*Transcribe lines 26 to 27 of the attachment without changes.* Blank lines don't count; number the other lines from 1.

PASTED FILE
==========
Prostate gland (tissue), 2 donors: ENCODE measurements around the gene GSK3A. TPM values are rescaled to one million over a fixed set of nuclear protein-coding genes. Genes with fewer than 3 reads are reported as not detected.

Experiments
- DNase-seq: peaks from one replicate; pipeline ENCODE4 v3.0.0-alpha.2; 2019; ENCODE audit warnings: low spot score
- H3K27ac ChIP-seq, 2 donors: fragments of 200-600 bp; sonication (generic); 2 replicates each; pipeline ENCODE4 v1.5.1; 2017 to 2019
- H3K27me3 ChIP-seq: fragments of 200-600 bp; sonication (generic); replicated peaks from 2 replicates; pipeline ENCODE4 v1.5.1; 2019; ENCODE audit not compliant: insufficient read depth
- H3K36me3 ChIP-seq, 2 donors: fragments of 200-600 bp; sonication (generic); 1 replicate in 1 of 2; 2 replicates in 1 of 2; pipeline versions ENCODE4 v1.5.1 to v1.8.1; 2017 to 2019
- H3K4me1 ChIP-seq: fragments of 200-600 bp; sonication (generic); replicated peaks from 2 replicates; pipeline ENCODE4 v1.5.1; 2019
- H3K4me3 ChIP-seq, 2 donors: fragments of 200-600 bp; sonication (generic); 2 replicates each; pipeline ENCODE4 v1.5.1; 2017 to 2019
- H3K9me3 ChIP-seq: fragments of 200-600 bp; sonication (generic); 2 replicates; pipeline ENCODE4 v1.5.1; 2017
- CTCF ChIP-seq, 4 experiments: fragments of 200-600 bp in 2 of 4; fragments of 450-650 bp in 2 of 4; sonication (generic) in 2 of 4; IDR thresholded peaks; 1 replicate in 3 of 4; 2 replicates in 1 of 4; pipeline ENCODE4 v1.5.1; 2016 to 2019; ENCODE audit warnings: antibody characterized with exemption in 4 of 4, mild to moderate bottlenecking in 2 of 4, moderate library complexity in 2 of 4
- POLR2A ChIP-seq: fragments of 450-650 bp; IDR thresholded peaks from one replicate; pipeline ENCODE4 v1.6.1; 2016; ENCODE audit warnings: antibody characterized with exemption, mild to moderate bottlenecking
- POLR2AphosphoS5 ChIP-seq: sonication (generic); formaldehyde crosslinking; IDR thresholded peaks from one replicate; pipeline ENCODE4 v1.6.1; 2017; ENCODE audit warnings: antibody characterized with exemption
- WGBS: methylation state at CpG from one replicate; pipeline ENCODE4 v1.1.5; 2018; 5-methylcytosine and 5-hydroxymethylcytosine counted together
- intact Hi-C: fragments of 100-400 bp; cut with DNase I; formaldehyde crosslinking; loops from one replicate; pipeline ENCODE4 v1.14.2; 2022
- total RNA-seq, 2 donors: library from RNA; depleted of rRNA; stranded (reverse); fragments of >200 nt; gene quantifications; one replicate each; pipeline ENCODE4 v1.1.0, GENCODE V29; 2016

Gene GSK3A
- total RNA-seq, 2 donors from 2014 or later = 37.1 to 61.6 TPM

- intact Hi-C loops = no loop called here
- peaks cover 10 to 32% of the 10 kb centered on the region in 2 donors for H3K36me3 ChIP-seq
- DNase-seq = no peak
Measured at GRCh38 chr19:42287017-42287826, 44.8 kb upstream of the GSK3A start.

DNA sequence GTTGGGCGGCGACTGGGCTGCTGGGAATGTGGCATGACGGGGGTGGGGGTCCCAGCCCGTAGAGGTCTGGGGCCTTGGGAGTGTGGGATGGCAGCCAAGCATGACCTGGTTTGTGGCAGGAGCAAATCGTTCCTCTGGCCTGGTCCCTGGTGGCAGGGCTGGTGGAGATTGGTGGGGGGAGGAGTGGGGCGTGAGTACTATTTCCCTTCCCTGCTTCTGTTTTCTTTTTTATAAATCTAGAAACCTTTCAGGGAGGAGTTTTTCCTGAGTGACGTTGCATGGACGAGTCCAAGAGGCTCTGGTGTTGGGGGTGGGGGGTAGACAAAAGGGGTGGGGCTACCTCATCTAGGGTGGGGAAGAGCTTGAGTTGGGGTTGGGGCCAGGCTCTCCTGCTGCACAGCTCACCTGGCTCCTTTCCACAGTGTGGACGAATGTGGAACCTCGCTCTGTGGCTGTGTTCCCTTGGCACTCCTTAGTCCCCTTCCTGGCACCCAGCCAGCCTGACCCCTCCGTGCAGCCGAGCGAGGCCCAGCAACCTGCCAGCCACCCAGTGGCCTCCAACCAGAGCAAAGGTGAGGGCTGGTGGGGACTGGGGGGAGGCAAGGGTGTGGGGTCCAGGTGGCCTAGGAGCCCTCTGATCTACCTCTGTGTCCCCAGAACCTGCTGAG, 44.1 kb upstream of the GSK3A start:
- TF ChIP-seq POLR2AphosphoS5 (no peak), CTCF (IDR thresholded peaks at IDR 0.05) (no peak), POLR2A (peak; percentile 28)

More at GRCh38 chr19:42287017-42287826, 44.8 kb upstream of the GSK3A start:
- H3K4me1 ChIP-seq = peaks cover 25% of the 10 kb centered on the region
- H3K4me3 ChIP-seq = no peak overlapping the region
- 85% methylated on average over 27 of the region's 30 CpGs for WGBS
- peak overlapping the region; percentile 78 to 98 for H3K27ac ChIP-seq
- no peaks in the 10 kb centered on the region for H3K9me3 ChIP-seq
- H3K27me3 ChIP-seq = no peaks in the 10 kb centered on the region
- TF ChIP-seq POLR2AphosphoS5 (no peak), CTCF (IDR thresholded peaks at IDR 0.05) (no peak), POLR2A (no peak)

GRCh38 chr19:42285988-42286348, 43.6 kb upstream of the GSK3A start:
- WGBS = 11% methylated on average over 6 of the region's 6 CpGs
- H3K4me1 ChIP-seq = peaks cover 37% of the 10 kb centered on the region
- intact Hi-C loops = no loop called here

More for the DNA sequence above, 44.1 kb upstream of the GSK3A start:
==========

- H3K4me3 ChIP-seq = no peak overlapping the region
- 85% methylated on average over 27 of the region's 30 CpGs for WGBS